Can you tour the war sites in Ypres Salient by bike?
Absolutely, so long as you do some advanced planning. Planning on the fly is not that hard but with thoughtful advanced prep your time will be better spent. There are designated bike routes (I call them "fietsroutes") thought the Salient, though they are generally designed to ride from Point A to Point B, and not to hit the sights. Many (not all) roads have bike lanes, but there are a few roads you can't ride on. Some sights have bike parking. The land is generally flat, and the hills that are there are inconsequential (unless you were a soldier in 1914-1918). Distances between sights is fairly short. A 40-50 km ride will accomplish a lot.
The only thing to worry about is the wind, which generally blows west to east. Since the land is flat without many trees, there's nothing to stop it.
How do the Fietsroutes work?
Little green signs direct you to numbered intersections. For instance, the Ypres Train Station is intersection 30, the Menin Gate is 33. The numbers are NOT related to sights to see, but to places where path intersections occur. The maps show distances between the numbers, so you know exactly how far you are riding. In the field, you simply follow the directional arrows to the next number. It really is hard to get lost.
Where can I get a bike?
You can only rent bikes from two places in town, the Hotel Ambrosia or the Campground. The railway station did rent bikes, but they are not doing so as I write this in May 2011. The Ambrosia bikes are 6 speed, in very nice shape, easy to ride, readily adjusted and cost just €10 per day. A credit card number is left for a deposit. Wreck the bike and it's €350. You can call ahead and make reservations for a bike.
The campground is a little out of the way, halfway between the Menin Gate and the Lille Gate outside the moat, making it less desirable a rental spot for people staying in town.
What do I need to plan my trip?
- Knowing what you want to see. You can't see everything. There's 187 cemeteries alone. If you want to see the sites primarily devoted to the Canadians, or to the Austrailians, or a specific regiment or battle, plus add the famous sites or a museum or two, you can. But to see everything in the Salient would take months. To help you narrow it down, you need:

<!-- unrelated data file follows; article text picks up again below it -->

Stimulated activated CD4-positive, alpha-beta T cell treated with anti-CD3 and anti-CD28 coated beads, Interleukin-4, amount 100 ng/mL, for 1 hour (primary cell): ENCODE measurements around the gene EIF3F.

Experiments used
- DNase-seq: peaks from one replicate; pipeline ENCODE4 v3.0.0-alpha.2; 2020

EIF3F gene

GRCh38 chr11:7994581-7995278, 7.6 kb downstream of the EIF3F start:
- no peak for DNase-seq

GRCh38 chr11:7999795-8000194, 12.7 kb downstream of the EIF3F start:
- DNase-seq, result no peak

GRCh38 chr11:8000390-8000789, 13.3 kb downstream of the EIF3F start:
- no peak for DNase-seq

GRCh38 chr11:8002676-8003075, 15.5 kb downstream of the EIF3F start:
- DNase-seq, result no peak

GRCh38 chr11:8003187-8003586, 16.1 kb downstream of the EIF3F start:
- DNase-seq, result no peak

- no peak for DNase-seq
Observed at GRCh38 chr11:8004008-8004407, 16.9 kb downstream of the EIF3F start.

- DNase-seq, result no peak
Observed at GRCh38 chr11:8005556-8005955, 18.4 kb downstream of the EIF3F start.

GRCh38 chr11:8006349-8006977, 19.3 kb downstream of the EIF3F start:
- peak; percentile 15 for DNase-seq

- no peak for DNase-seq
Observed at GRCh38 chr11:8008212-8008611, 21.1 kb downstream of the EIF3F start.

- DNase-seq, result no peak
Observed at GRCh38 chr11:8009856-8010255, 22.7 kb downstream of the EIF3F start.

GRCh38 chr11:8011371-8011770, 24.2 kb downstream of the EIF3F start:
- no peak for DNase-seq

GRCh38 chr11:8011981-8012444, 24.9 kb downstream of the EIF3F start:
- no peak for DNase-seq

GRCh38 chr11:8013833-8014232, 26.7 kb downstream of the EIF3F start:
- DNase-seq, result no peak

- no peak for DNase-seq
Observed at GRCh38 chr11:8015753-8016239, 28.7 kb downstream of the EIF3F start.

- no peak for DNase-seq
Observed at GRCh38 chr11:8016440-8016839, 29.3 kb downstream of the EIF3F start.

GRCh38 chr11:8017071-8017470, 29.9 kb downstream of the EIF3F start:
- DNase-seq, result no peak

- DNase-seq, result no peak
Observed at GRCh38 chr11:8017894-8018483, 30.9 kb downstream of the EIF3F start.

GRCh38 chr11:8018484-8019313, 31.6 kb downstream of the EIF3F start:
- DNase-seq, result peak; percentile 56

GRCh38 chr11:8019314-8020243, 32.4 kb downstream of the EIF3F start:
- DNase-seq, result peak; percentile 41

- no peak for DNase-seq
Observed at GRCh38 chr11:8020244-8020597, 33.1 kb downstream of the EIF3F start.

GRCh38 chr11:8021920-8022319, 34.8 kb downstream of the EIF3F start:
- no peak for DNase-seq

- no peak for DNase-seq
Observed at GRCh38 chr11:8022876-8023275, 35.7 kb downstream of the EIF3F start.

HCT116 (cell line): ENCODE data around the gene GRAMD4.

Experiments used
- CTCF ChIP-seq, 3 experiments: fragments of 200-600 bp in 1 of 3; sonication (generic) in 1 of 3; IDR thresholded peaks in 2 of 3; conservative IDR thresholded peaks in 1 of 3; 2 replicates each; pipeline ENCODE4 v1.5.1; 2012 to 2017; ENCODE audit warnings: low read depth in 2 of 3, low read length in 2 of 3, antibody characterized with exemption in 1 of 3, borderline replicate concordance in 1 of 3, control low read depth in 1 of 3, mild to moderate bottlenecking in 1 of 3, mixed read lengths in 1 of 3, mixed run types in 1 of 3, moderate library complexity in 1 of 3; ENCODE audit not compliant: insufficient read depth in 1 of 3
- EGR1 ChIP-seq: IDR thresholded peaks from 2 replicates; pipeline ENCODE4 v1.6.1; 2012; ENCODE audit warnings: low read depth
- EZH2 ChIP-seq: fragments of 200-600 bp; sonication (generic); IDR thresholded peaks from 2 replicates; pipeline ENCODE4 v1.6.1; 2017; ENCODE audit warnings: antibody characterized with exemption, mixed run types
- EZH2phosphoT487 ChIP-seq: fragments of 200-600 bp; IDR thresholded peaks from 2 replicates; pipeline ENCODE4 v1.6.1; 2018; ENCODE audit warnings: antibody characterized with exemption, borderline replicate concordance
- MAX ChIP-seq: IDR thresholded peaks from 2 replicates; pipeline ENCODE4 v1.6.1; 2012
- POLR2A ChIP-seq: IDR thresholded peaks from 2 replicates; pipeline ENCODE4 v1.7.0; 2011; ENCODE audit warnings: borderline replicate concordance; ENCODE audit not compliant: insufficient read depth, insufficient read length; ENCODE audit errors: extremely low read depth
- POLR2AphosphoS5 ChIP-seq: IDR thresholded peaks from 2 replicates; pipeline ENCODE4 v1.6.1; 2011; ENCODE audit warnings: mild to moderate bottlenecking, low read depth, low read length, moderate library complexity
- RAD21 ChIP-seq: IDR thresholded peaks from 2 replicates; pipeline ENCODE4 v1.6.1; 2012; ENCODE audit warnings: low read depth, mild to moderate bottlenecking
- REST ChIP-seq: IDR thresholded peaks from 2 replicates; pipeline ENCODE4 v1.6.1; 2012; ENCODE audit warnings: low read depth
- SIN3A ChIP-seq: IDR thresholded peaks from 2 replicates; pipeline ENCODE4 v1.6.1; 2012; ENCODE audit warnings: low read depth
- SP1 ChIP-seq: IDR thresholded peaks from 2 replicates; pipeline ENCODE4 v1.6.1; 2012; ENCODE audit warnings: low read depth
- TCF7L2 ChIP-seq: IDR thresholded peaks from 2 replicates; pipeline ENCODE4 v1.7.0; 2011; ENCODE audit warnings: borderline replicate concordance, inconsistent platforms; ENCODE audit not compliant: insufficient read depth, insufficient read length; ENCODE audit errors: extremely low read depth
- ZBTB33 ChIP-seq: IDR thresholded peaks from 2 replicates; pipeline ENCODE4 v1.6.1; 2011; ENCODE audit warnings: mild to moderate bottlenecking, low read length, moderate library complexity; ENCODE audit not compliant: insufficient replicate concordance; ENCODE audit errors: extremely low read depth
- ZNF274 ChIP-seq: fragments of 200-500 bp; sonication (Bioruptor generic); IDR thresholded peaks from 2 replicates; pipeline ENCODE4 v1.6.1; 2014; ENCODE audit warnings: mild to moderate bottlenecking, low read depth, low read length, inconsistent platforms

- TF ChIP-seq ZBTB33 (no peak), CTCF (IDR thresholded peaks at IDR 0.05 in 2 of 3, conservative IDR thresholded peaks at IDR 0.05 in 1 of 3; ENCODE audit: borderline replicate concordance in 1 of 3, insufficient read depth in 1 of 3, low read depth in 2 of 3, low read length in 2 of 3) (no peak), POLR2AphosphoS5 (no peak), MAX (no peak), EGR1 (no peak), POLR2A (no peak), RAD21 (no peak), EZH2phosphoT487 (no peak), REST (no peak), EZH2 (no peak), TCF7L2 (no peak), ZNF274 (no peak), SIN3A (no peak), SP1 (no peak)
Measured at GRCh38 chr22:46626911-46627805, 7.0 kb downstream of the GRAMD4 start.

- The book "Major & Mrs Holt's Battlefield Guide - Ypres Salient and Passchendaele". I looked briefly at their Pocket guide and can't really recommend it as it omits too many important sites. From the full detailed guide, you can easily pick out the highlights you want to see. You will probably want to see more than you can (as we did). All I can suggest is either stay longer or prioritize.
- The best overall bike map for the area is the Westhoek Zuid Fietsnetwerk map published by Tourism Westhoek. This €6 plastic map (ideal for all weather use, and tough to wreck) covers the area around Ypres and basically all of the Salient. While it shows very few historic sites, at 1:50,000 it's detailed enough to get around on, and also to plan your own routes. It shows all the off-road and designated bikeways. It does NOT show the roads with bike lanes. I suggest getting one before you leave home, but you can buy them in the VVV office/In Flanders Fields Museum gift shop on the Grote Markt in central Ypres. The Ambrosia even has some for sale.
- The best map to identify the location of the sights is "Major and Mrs Holts Battle Map of the Ypres Salient". This map shows all of the sights and has a detailed road map, but none of the bike routes. These days, the map comes with the Battlefield Guide. The nice part about this map is that it shows every country road (but not the off-road bike routes, nor the roads inside the towns).
The Battle Map is not plastic and barely weathers a day spent flapping in the wind before tearing at the folds, so don't carry it unless you have to. The Battle Map without the Battlefield Guide gives you no understanding of the sights, it merely lists them all. But you can't find the sights in the Battlefield Guide without the Battle Map, as the directions given follow a driving route that bikes generally can't follow. So you need all three.
At this time, I'm not aware of guides who offer guided bike tours. There are lots who will drive you around in their van. The funny part is the sites are sometimes so close together that the bikes beat the vans going from place to place.
I don't have a lot of time. What's close to town?
Essex Farm, where John McCrae wrote "In Flanders Fields", is a 40 min walk/15 min ride from town. The fietsroute would be 30-33-34-35-24 (stopping before you get to 24).
A very short loop south of town on the Fietsroutes will take you to Hill 62 and the Hooge Crater where you can see museums, monuments, important cemeteries, trenches, craters and shell holes, and would take a half a day at most. The fietsroute would be 30-36-48-47-44-42-55-56-32-33.
In fact, if you just rode out of town under the Menin Gate on the bike path on Menin Road, in about 15 minutes you will come to the Hooge Crater/Hill 62/Sanctuary Wood area. Just be aware this road (which has an on-road bike lane) is very busy.
What's it like to visit there?
Moving. See my post here.
Enjoy your trip. Ypres is a pretty little town, and the Belgian countryside is a great place to visit. Note that it is farm country, and sometimes smells like it.